“As the chair of the MTC, I got to know all 11 decision makers who were on the California Transportation Commission,” he said. Those relationships helped Napa’s projects find their way onto the state’s short list.

Evidence can also be seen in Napa’s most recent housing allocations, where planners from the Association of Bay Area Governments (ABAG) appear to have lightened up on the county and are instead scheduling new growth in urban areas such as San Francisco, San Jose and Oakland.

“I don’t think it’s any secret that the (housing) numbers we’ve been getting from the state through ABAG have dropped precipitously,” Dodd said.

In explaining the drop, Dodd credits supervisors Brad Wagenknecht, who sat as chairman of the Bay Area Air Quality Management District, and Diane Dillon, a member of ABAG’s methodology committee, for helping him lobby on behalf of Napa’s open spaces.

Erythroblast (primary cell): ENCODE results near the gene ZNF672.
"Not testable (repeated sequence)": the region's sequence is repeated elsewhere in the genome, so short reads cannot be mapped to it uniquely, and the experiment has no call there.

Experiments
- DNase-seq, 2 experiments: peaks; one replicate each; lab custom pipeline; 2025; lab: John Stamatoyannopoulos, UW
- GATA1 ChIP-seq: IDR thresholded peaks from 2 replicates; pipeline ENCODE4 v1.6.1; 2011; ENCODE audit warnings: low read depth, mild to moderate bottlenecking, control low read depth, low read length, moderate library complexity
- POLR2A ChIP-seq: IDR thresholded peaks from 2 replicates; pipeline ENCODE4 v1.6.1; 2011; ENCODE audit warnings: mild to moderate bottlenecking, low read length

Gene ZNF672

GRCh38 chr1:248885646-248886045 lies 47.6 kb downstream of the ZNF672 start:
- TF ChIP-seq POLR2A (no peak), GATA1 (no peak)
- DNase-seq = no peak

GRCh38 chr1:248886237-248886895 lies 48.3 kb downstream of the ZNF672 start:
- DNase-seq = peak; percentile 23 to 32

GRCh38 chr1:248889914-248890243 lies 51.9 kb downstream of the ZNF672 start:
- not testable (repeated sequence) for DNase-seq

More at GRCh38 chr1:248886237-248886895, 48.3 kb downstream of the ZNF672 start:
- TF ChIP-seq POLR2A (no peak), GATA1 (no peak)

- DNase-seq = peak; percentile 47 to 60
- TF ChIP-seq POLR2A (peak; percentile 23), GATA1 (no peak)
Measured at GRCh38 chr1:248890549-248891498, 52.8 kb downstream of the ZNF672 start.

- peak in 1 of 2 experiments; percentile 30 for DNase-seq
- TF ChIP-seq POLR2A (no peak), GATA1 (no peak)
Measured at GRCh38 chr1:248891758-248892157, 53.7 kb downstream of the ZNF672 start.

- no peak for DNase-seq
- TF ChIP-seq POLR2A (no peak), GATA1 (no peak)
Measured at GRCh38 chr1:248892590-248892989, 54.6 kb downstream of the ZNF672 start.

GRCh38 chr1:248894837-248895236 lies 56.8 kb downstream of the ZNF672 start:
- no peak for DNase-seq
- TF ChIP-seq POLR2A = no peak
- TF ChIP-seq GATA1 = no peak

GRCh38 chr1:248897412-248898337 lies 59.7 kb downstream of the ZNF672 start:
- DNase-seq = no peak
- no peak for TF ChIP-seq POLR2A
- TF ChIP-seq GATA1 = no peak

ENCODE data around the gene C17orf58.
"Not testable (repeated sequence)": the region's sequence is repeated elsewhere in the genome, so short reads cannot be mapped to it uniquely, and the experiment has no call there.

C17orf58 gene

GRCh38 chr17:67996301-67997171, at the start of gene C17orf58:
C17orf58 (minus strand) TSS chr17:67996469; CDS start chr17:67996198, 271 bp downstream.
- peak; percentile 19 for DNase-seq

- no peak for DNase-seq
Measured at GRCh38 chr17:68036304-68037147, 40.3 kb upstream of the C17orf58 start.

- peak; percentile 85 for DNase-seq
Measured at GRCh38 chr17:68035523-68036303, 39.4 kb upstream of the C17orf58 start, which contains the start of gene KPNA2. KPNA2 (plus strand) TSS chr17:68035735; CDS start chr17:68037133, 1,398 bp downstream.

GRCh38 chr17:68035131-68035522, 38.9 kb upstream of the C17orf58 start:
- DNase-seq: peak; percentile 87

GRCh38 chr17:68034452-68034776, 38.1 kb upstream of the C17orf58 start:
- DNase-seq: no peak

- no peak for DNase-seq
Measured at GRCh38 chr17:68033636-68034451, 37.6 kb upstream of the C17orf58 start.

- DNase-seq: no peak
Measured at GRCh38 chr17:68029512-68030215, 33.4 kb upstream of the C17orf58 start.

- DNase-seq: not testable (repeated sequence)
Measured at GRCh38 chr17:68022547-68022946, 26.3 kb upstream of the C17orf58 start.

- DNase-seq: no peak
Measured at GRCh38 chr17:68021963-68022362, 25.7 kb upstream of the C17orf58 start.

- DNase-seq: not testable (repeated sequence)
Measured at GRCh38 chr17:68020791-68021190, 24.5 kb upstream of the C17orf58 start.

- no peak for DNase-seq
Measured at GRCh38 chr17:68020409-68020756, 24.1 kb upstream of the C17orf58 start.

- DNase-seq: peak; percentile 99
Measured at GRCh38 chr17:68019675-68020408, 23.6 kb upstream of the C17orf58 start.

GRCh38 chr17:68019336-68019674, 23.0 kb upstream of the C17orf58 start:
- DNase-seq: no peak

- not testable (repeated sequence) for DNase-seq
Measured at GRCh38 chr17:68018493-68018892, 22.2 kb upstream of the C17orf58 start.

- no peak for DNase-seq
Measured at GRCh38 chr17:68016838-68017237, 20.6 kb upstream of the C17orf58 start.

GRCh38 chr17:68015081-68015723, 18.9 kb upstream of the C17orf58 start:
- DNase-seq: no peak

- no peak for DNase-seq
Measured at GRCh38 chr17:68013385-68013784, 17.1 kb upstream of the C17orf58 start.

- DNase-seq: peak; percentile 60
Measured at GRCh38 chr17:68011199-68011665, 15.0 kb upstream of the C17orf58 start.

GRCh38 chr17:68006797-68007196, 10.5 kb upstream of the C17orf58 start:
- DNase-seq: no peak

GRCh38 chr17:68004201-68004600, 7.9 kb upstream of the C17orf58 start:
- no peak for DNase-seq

With Supervisor Mark Luce having been recently named president-elect of ABAG, the trend is likely to continue.

Last week, Luce noted that advocating for Napa to “maintain or reduce” its housing allocations would be a priority during his term as president, beginning on Jan. 1.

Situated at the near midpoint between San Francisco and Sacramento, local officials from Napa County have recently expanded their view beyond the Bay Area and have taken the helm of statewide organizations as well.

Dillon, as chairwoman of the 31-member Regional Council of Rural Counties (RCRC), has become a major player in Sacramento. She echoes the position’s value to the citizens of Napa County.

“There is, without a doubt, a benefit to Napa County when we hold these positions,” she said. “It gives us access to talk to people that we otherwise wouldn’t have.”

Serving as leader of RCRC affords Dillon an opportunity to advocate on behalf of Napa, as well as 30 other rural towns. As a result, sitting down with Dillon can be looked at as a meeting with constituents from more than half of California’s 58 counties.

“There are more than 35 million people in the state,” she said. “When you represent an organization, people are more likely to sit down and talk.”